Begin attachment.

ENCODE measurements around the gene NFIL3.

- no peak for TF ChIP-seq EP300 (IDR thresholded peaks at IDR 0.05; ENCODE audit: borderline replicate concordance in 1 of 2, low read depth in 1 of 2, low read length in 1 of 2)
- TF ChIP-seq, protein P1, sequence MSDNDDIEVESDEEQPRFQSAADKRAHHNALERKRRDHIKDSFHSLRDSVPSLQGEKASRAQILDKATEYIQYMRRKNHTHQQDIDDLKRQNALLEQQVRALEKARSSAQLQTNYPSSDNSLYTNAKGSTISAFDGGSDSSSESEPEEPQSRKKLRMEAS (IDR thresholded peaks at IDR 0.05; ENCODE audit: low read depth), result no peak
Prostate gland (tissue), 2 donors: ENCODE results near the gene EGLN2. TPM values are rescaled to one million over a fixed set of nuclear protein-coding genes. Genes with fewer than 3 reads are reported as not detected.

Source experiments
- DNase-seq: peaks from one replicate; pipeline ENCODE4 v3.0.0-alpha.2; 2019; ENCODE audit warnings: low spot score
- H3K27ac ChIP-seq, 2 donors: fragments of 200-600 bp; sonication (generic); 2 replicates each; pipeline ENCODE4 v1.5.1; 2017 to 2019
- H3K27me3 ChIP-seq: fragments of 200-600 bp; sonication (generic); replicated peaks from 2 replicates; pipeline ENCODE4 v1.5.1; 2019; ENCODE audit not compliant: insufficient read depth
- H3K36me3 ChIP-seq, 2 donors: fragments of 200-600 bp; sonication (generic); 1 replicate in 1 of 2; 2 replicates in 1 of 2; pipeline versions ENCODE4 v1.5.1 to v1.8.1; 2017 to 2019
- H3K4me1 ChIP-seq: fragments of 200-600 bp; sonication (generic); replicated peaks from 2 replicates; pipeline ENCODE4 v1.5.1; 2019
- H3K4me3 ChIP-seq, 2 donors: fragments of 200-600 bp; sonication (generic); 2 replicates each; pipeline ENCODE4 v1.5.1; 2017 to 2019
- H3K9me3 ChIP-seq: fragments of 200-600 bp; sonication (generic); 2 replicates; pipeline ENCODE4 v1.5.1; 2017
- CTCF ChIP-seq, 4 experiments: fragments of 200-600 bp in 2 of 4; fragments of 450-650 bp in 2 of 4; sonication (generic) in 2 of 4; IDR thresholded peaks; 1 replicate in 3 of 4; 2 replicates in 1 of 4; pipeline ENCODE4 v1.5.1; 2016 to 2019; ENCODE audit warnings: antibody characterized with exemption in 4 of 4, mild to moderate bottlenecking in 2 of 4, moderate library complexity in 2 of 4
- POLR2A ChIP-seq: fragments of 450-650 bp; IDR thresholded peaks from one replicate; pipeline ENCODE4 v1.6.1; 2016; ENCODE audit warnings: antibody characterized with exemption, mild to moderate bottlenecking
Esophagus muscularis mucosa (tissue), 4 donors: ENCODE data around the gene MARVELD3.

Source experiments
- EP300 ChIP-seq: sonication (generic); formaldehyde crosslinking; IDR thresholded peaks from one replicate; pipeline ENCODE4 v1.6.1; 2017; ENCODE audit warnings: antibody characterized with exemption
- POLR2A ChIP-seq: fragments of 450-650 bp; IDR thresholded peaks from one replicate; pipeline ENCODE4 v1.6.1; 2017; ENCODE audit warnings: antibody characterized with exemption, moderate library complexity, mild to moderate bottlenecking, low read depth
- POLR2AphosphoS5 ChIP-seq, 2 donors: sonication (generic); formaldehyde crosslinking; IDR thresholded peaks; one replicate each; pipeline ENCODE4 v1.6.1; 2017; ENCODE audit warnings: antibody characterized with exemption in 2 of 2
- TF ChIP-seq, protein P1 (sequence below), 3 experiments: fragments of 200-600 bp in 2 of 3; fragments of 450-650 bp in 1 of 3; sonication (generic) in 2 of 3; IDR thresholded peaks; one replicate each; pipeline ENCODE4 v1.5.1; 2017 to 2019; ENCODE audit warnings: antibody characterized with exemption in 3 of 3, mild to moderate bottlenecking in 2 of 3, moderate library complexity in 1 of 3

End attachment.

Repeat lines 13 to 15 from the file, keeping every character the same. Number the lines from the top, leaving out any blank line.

- CTCF ChIP-seq, 4 experiments: fragments of 200-600 bp in 2 of 4; fragments of 450-650 bp in 2 of 4; sonication (generic) in 2 of 4; IDR thresholded peaks; 1 replicate in 3 of 4; 2 replicates in 1 of 4; pipeline ENCODE4 v1.5.1; 2016 to 2019; ENCODE audit warnings: antibody characterized with exemption in 4 of 4, mild to moderate bottlenecking in 2 of 4, moderate library complexity in 2 of 4
- POLR2A ChIP-seq: fragments of 450-650 bp; IDR thresholded peaks from one replicate; pipeline ENCODE4 v1.6.1; 2016; ENCODE audit warnings: antibody characterized with exemption, mild to moderate bottlenecking
Esophagus muscularis mucosa (tissue), 4 donors: ENCODE data around the gene MARVELD3.